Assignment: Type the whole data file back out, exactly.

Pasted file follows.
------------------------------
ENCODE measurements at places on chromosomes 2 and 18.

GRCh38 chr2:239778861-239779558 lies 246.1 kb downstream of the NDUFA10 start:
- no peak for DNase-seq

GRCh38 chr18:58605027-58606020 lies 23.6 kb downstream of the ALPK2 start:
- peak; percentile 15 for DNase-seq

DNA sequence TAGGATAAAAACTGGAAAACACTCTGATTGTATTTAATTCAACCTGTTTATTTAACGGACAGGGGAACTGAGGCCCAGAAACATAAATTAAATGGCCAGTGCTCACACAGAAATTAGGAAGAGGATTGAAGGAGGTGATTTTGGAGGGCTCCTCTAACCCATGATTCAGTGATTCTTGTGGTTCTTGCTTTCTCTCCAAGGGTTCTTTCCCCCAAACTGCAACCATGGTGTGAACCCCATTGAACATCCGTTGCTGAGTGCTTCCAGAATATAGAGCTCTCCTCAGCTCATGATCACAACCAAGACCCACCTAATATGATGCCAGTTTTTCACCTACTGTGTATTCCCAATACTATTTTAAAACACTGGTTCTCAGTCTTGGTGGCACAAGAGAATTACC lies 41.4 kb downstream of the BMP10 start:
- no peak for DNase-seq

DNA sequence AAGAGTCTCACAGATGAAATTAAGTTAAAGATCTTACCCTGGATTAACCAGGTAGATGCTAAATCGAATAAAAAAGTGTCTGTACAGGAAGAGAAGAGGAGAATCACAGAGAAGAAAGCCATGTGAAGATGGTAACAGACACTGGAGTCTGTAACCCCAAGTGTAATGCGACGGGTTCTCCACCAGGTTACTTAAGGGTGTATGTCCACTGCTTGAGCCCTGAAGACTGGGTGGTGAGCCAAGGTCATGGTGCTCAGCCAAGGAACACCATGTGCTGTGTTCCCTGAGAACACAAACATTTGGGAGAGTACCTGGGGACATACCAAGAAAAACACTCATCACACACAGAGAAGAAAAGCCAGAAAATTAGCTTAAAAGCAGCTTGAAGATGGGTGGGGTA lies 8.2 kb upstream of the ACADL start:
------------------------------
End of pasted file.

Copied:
ENCODE measurements at places on chromosomes 2 and 18.

GRCh38 chr2:239778861-239779558 lies 246.1 kb downstream of the NDUFA10 start:
- no peak for DNase-seq

GRCh38 chr18:58605027-58606020 lies 23.6 kb downstream of the ALPK2 start:
- peak; percentile 15 for DNase-seq

DNA sequence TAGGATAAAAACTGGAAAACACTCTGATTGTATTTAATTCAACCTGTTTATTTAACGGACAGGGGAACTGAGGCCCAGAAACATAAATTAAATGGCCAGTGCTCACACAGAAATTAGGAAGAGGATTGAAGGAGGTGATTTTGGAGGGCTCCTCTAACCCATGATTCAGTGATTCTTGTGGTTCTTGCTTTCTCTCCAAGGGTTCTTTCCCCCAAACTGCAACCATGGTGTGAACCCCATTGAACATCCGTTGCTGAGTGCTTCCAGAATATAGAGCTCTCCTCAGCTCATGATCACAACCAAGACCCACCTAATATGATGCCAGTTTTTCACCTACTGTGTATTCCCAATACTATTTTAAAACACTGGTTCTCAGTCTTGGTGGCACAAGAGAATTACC lies 41.4 kb downstream of the BMP10 start:
- no peak for DNase-seq

DNA sequence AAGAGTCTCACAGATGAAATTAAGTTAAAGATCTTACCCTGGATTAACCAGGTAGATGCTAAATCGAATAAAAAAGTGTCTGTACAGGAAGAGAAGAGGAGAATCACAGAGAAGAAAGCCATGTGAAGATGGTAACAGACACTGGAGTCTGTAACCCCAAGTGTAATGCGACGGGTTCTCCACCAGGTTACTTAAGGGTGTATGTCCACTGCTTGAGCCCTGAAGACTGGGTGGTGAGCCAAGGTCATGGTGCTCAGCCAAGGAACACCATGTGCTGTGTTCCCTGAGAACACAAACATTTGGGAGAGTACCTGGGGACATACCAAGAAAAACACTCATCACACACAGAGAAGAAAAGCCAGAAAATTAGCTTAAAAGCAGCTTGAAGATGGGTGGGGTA lies 8.2 kb upstream of the ACADL start: